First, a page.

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Biden administration to launch drive tackling gun violence spike

President Biden will announce Wednesday new strategies to prevent and respond to gun violence, according to senior administration officials.

Why it matters: The pandemic has led to increased gun violence, with the U.S. witnessing mass shootings on a weekly basis this year, per the nonprofit Gun Violence Archive. Homicides jumped 30% in large cities in 2020, officials said.


What's happening: The administration will implement a new policy to revoke licenses from dealers the first time they violate federal law, barring extraordinary circumstances. It will also:

  • Set aside $350 billion from the American Rescue Plan in state and local funding to advance community policing strategies, such as investing in new technologies and bolstering prosecutions of gun traffickers.
  • Launch a collaborative comprised of 15 different jurisdictions that will invest their federal funds into community violence intervention programs.
  • Expand resources for the Bureau of Alcohol, Tobacco, Firearms and Explosives resources designate a point of contact in every field division so mayors, police or other local leaders can report concerns about specific dealers' compliance with the law.
  • Launch five multi-jurisdictional firearms trafficking strike forces to stem the flow of guns between cities and states.
  • Expand summer programs, employment opportunities and other services for young people so they are "productively engaged" and less likely to commit crime.
  • Help formerly incarcerated people successfully reenter their communities and transition to employment, which will include housing assistance and the appointment of a formerly incarcerated person to a DOJ role focused on reentry issues.

Of note: Officials emphasized that "no one size fits all" and said states and cities should invest in the tools that make sense for their communities.

Be smart: The package for policing strategies could put Biden at odds with Black Lives Matter activists who have called for defunding police.

The big picture: The new set of initiatives follow Biden's initial executive actions, which were announced in April after weeks of high-profile mass shootings.

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Editor's note: This a breaking news story. Please check back for updates.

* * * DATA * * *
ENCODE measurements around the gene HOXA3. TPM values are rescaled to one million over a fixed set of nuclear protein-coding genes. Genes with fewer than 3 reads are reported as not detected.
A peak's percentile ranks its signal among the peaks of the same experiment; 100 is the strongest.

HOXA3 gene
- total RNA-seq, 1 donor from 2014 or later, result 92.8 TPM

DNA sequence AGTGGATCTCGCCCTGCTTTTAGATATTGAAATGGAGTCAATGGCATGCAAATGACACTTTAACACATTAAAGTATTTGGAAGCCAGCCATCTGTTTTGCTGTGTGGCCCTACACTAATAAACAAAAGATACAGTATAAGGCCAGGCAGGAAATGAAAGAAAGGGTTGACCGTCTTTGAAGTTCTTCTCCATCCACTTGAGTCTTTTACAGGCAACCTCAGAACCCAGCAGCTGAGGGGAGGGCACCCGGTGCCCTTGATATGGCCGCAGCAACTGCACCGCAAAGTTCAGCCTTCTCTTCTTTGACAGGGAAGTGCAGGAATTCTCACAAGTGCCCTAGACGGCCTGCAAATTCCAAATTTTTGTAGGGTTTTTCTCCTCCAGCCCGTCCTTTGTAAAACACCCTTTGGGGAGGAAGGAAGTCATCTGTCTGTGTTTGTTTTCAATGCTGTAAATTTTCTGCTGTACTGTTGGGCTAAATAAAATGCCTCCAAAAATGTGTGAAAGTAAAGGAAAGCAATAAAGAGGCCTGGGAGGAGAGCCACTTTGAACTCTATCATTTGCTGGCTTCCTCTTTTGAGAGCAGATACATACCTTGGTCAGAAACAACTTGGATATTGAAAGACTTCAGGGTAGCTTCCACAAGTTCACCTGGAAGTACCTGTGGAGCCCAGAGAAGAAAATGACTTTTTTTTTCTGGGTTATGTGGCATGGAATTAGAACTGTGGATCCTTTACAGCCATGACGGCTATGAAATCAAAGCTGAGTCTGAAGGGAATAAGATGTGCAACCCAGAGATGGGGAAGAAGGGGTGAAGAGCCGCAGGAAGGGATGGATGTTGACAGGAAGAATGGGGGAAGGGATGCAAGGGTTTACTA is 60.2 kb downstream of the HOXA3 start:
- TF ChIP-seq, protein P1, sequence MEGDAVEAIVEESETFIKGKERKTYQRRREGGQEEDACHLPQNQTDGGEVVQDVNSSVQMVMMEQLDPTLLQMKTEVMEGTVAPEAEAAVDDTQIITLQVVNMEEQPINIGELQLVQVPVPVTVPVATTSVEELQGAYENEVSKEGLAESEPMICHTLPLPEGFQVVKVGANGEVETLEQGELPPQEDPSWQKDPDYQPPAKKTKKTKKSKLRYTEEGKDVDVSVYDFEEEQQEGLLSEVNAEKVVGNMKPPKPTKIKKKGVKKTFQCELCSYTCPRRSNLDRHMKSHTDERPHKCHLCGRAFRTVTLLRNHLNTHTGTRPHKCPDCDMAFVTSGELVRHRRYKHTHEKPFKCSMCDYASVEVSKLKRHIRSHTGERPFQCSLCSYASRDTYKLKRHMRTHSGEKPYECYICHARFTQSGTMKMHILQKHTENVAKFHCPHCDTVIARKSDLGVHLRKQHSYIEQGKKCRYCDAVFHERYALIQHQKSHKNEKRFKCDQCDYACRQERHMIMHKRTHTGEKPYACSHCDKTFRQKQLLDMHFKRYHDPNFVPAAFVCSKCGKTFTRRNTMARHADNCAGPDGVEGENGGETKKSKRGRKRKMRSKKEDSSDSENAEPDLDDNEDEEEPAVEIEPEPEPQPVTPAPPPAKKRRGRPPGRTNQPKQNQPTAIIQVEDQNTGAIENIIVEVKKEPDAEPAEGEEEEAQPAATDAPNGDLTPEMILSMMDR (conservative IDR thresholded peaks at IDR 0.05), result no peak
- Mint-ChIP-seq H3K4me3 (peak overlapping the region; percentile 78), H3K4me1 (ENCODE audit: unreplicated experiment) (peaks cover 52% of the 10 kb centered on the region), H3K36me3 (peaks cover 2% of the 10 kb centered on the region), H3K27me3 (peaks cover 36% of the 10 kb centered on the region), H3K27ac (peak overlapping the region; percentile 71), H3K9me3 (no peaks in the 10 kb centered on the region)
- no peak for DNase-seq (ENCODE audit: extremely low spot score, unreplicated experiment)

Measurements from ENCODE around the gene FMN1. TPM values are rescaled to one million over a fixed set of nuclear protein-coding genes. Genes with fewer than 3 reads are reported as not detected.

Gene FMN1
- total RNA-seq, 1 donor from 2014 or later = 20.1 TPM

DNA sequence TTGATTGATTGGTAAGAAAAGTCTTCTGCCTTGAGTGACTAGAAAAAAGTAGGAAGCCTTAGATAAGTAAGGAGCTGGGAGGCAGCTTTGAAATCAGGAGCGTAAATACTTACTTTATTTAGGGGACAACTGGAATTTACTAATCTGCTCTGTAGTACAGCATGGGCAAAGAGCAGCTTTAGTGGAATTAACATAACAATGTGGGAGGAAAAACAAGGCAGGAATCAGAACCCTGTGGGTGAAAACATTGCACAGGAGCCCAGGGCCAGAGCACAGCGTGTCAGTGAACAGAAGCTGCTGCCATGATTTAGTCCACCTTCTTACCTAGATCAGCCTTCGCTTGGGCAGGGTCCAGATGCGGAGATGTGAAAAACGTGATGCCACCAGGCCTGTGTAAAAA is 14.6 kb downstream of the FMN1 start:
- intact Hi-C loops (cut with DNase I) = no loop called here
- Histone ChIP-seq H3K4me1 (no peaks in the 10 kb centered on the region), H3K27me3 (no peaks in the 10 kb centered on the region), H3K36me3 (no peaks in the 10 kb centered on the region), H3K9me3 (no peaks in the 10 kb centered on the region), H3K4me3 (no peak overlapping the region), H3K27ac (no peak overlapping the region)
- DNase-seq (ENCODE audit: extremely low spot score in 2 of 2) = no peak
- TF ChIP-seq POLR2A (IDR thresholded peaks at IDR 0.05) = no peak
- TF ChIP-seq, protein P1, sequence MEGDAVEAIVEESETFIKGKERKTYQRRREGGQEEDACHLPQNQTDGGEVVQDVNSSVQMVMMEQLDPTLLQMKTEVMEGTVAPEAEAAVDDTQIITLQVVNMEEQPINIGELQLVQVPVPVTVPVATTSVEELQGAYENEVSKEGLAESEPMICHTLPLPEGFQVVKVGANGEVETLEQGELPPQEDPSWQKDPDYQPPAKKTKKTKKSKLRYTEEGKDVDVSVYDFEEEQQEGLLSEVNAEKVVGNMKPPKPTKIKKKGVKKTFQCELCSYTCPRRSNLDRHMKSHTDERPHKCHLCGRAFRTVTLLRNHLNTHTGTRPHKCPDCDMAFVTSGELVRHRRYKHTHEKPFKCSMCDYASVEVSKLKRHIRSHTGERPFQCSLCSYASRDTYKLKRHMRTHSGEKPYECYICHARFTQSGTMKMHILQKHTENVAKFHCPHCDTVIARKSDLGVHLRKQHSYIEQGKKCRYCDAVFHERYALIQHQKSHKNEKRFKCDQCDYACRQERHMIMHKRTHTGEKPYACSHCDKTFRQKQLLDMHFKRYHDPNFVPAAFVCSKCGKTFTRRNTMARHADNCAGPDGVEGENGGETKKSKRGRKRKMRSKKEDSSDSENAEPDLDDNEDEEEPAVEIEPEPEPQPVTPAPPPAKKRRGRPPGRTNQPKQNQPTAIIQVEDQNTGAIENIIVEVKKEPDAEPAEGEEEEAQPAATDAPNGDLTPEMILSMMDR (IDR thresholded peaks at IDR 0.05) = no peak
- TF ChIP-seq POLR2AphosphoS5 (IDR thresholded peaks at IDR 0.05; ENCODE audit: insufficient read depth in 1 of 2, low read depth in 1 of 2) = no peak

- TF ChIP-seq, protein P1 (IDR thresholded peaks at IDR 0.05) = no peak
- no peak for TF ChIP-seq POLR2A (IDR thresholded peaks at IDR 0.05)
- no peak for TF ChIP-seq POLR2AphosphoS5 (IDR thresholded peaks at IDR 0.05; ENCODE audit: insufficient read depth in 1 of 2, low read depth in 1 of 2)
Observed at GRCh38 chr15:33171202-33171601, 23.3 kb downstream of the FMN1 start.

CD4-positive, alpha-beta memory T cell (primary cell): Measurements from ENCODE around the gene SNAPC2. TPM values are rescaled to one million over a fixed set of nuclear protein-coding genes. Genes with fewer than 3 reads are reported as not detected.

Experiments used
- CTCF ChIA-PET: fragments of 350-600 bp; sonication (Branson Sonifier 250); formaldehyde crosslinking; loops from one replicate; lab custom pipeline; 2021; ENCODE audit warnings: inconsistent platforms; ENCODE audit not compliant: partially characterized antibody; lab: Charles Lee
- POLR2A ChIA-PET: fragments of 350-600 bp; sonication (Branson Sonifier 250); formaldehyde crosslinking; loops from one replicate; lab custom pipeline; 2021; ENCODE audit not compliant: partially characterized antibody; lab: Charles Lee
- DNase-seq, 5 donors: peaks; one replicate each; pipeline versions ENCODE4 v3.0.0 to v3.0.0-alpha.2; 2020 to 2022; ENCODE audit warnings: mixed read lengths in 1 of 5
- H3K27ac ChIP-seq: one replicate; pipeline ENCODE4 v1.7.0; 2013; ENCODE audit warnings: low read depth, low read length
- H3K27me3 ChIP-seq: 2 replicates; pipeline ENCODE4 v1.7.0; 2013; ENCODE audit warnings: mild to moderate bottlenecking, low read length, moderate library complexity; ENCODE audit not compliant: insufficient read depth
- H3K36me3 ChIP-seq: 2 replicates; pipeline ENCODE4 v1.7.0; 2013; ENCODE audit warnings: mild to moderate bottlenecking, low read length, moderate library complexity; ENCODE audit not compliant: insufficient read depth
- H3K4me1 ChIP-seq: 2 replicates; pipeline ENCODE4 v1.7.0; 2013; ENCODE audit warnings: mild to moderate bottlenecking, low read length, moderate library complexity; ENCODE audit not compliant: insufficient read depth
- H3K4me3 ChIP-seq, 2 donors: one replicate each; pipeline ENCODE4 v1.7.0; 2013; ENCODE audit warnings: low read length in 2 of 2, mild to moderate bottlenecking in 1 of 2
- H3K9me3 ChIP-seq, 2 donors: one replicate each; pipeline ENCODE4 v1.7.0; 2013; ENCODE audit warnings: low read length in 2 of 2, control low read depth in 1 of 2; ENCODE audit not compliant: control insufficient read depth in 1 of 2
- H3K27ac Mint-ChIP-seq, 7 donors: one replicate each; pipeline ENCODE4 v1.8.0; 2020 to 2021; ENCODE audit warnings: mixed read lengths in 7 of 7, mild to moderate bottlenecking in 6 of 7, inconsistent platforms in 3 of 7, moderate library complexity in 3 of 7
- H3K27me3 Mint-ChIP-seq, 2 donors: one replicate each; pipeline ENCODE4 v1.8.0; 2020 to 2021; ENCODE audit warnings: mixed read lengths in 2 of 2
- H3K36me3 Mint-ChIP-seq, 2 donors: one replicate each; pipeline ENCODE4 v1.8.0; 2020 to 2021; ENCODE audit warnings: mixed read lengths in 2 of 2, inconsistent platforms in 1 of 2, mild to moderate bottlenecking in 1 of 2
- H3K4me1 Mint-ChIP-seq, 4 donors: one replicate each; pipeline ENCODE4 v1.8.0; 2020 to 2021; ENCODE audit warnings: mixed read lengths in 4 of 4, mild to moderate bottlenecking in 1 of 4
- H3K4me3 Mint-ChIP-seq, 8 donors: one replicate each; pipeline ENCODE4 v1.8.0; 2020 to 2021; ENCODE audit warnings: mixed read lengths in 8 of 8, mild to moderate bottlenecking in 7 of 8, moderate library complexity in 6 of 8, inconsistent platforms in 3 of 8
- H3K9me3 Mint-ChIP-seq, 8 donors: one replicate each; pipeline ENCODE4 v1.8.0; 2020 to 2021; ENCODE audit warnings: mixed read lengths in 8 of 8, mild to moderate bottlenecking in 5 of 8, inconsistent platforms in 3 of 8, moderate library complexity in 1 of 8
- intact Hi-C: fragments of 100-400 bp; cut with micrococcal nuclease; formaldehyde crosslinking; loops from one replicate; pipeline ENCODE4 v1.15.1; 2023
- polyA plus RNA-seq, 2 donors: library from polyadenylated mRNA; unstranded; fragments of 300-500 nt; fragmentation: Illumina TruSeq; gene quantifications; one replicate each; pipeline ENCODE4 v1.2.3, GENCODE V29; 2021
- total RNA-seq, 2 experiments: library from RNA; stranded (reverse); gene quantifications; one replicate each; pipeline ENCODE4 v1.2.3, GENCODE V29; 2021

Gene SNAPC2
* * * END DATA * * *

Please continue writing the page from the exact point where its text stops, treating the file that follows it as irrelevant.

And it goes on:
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Details: South Korean President Moon Jae-in and North Korean leader Kim Jong-un agreed to "restore mutual confidence and develop their relationships again as soon as possible," South Korea's Blue House spokesperson Park Soo Hyun said in a televised briefing, AP notes.

  • This followed an exchange of letters between the two leaders since April.

Go deeper: Kim Jong Un says prepare for "dialogue and confrontation" with U.S.

Editor's note: This a breaking news story. Please check back for updates.

U.S. teen Lydia Jacoby wins Olympic gold medal in 100m breaststroke at Tokyo Games

Team USA's 17-year-old swimmer Lydia Jacoby has won the Olympic gold medal in the women's 100-meter breaststroke at the Tokyo Games.

Of note: The Alaskan is the first American woman to win an Olympic gold medal in Tokyo, and she beat Lilly King into second place.

Editor's note: This a breaking news story. Please check back for updates.

Pelosi expected to extend proxy voting as Delta variant surges

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Jan. 6 panel to paint haunting scene of Capitol attack with graphic footage

The Jan. 6 select committee will paint a haunting picture of what unfolded during the attack on the Capitol during its first public hearing on Tuesday, Axios is told.

Why it matters: The nine-member panel will not only hear from four police officers on the grounds that day, but show graphic video footage similar to the chilling 13-minute video Democrats aired during Donald Trump's second impeachment trial.

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Bipartisan infrastructure bill reaches do-or-die as infighting breaks out ahead of deadline

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Peter Thiel floods 2022 GOP races with cash, makes candidates an easy target

Tech billionaire Peter Thiel is injecting huge sums into some crucial 2022 midterm contests — and drawing fire from Republicans eager to tie their rivals to the GOP's Silicon Valley bogeymen.

Why it matters: Whether he's backing a candidate or being attacked by one, Thiel embodies the present GOP zeitgeist. His brand of nationalist conservatism mimics the party's Trump-era shift. Yet the fortune he's using to bankroll like-minded candidates derives from an industry reviled by much of that base.

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